In a ski into the Siamese Ponds Wilderness this month I noted how smaller second generation beech which grew from the root suckers of their dead elders in the 1980s are now thick with scale insect “wool,” and cankered thanks to the nectria and other fungi. This disease seems to exhibit an endless capacity to reinfect the beech whips which emerge from the living roots. Beech scale insect populations must have built up to high levels over 60 years, and while one or more species of ladybugs and some fungi may prey on them they do not yet appear to exert a controlling influence.

The vulnerability of the American beech to the scale insect also leads to the question of why this tree evolved with such a thin bark. The photosynthetic advantages of one of the extremely thin inner bark layers apparently provides significant growth and cell maintenance advantages during leaf-off seasons; the smooth bark discourages growth of moss and lichen which would tend to block photosynthesis.

I get exhilarated when I go outside and find uninfected or resistant beech, as I did just a mile from my home in Saratoga County. No large, protected wilderness here. On a 100–acre woodland tract growing between north of Clifton Park’s subdivisions, Round Lake and I-87, where a developer wants to build hundreds of homes, is a stand of smooth-barked, seemingly healthy American beech. Just north, at the protected Saratoga Spa State Park, is another beautiful stand. What do these uninfected beech stands signify? Genetic resistance? Unfavorable (to scale insect) chemical composition in the bark, or site conditions that favor resistance? Something else? I believe these sites should be catalogued and preserved to ensure that a wide variety of healthy beech specimens are available for ongoing efforts to breed and spread resistance. Please, more informed readers, let us know more.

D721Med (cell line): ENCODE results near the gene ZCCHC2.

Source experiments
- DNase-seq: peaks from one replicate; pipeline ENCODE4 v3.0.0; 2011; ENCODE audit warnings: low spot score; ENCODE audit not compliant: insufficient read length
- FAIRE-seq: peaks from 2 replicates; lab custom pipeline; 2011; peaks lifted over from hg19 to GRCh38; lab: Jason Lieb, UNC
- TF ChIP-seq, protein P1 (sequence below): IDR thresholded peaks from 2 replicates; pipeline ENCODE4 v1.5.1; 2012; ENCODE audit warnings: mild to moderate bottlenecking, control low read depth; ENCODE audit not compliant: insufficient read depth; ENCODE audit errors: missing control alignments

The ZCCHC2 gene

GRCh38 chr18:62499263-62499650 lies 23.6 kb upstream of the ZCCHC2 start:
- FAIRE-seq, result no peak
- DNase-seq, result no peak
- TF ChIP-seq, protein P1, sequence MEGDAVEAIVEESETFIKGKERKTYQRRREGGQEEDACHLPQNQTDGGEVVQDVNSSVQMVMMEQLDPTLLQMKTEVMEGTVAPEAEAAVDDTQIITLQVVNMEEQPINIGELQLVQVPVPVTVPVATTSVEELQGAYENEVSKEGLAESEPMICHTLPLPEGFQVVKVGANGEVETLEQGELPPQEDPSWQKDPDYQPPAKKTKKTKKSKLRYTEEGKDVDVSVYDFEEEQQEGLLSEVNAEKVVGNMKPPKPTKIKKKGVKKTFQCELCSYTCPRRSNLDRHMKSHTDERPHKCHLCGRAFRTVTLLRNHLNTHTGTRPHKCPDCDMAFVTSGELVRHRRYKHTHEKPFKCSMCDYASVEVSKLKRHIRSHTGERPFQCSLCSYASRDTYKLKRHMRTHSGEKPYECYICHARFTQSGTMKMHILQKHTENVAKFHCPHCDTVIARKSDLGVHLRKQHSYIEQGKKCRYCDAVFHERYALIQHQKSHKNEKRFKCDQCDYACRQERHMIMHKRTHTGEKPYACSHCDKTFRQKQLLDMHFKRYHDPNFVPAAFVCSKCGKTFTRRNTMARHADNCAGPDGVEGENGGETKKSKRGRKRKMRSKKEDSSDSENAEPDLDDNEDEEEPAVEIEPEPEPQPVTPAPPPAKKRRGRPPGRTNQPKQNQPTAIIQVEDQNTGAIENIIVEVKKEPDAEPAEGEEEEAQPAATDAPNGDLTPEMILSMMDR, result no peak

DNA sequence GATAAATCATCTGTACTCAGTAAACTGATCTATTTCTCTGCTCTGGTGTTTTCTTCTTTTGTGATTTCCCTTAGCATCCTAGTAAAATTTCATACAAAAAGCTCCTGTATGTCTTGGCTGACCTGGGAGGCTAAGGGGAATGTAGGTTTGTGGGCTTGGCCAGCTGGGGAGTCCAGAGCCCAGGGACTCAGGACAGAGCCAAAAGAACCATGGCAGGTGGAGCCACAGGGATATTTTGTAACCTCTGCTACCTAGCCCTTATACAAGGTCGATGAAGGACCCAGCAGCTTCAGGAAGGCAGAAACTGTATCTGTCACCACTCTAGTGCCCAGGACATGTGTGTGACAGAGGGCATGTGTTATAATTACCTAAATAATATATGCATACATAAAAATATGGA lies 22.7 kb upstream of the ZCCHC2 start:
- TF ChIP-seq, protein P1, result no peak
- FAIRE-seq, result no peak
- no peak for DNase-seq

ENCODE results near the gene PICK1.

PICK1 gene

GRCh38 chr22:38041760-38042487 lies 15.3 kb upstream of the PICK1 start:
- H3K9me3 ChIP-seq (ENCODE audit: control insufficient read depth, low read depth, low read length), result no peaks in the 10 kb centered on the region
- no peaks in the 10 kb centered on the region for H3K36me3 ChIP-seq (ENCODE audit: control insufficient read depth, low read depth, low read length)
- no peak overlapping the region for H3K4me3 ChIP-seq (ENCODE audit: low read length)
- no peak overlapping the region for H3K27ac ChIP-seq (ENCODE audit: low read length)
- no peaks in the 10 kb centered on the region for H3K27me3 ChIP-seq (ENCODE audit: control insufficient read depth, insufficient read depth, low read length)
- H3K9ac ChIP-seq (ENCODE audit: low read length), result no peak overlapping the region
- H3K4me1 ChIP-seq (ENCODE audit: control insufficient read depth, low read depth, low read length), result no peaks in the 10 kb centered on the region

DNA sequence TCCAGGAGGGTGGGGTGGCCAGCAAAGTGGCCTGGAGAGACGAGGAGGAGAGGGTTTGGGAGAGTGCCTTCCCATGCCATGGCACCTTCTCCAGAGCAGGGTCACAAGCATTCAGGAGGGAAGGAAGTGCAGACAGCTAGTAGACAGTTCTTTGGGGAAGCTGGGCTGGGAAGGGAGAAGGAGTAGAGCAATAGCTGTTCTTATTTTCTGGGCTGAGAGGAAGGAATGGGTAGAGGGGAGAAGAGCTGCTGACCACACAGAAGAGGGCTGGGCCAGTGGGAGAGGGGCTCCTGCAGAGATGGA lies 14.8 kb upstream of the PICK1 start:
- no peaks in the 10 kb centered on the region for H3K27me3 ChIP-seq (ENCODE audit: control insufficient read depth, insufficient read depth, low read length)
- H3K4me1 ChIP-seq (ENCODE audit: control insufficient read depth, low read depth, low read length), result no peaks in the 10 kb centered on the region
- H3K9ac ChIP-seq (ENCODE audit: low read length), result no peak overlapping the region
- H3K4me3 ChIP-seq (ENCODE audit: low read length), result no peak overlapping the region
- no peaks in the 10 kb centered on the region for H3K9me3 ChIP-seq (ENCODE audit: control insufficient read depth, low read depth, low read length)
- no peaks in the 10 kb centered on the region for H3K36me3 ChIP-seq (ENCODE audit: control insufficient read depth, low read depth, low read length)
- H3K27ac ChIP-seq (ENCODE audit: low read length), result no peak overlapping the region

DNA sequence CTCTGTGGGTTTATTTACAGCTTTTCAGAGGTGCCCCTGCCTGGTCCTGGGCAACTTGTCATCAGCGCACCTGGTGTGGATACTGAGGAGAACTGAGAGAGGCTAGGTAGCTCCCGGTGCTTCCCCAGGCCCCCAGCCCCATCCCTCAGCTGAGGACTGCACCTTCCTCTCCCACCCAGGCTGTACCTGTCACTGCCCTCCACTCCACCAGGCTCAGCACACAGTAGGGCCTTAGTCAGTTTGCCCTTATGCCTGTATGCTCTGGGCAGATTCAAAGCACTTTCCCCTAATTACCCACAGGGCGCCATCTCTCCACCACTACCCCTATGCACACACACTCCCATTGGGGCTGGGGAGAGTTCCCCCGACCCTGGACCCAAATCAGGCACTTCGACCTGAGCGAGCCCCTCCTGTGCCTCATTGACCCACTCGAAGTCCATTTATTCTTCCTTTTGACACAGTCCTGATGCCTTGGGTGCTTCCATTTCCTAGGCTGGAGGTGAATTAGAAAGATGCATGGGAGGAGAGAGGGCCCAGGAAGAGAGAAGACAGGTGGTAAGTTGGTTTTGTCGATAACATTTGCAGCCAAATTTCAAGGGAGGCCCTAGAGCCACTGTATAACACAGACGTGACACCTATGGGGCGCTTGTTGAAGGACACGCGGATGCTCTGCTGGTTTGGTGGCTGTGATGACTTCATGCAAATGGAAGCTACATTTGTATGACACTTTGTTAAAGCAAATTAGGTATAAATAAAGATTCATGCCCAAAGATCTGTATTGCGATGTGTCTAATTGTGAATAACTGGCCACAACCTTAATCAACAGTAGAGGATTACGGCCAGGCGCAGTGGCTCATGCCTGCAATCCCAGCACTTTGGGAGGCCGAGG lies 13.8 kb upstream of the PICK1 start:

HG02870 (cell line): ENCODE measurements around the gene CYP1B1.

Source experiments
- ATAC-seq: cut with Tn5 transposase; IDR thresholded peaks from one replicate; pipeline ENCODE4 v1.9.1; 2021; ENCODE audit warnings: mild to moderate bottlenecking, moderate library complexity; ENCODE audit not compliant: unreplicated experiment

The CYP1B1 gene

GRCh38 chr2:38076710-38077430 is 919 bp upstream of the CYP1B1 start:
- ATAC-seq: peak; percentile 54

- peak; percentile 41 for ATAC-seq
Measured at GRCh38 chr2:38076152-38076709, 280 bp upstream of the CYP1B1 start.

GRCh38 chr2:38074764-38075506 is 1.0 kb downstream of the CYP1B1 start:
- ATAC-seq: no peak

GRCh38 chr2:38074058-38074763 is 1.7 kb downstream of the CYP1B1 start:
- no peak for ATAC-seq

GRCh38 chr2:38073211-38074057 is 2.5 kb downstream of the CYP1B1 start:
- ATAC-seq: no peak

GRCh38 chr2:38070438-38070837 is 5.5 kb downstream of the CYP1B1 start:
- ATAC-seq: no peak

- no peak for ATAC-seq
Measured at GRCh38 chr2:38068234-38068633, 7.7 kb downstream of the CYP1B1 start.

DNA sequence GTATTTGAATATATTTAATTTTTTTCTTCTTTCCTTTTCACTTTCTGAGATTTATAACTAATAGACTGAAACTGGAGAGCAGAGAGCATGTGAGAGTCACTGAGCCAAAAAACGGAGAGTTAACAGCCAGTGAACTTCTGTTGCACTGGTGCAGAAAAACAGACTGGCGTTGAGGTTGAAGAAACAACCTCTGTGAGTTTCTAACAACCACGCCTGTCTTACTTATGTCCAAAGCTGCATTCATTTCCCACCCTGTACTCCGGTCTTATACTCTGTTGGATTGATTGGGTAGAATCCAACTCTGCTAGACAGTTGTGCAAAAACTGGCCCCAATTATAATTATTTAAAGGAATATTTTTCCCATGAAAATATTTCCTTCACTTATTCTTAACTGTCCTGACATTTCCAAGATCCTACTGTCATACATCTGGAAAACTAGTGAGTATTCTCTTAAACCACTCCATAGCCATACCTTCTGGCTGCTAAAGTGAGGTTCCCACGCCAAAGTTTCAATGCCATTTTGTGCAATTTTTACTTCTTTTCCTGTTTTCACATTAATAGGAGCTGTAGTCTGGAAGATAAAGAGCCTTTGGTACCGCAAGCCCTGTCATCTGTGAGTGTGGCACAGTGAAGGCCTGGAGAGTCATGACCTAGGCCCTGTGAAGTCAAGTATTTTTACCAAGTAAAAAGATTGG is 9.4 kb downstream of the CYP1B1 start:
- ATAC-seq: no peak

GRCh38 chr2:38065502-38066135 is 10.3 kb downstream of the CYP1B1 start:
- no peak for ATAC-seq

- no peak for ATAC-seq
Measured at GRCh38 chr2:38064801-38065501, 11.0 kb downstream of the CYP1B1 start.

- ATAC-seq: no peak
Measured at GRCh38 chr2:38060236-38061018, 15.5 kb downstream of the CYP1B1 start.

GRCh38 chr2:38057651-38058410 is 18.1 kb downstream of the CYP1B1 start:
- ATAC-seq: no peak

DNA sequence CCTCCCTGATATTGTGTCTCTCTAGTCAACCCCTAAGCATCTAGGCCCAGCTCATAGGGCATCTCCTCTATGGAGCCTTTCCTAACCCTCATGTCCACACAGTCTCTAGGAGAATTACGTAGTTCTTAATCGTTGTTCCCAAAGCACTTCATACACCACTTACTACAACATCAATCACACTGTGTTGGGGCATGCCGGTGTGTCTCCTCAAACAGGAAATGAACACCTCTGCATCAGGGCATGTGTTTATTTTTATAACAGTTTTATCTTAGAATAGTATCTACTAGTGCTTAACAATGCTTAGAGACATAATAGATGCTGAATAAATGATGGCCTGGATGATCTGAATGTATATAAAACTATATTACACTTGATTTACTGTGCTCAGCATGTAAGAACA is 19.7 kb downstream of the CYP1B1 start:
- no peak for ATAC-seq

Photos: Uninfected beech stand in Saratoga County and a beech tree infested with scale insect, Siamese Ponds Wilderness.


David Gibson

Dave Gibson, who writes about issues of wilderness, wild lands, public policy, and more, has been involved in Adirondack conservation for nearly 25 years, much of that time as Executive Director of the Association for the Protection of the Adirondacks and then as first Executive Director of Protect the Adirondacks.

During Dave's tenure at the Association, the organization completed the Center for the Forest Preserve including the Adirondack Research Library at Paul Schaefer’s home. The library has the finest Adirondack collection outside the Blue Line, specializing in Adirondack conservation and recreation history.

Currently, Dave is a partner in the nonprofit organization launched in 2010, Adirondack Wild: Friends of the Forest Preserve.




6 Responses

  1. Ellen Rathbone says:

    Here in Michigan I am tickled pink to find uninfected beech trees…and folks around here think I’m nuts. Apparently BBD hasn’t really hit home here…yet. On the other hand, the emerald ash borer has wiped out the ash trees. I see a trade happening here: we will be getting BBD, while the ‘dacks will be getting EAB.

  2. Paul says:

    I wonder if this (so far) mild winter will speed that bug in this direction?

  3. Paul says:

    According to the Forest Service the scale was accidentally introduced into Nova Scotia in 1890. It spread pretty slowly and has finally hit NY.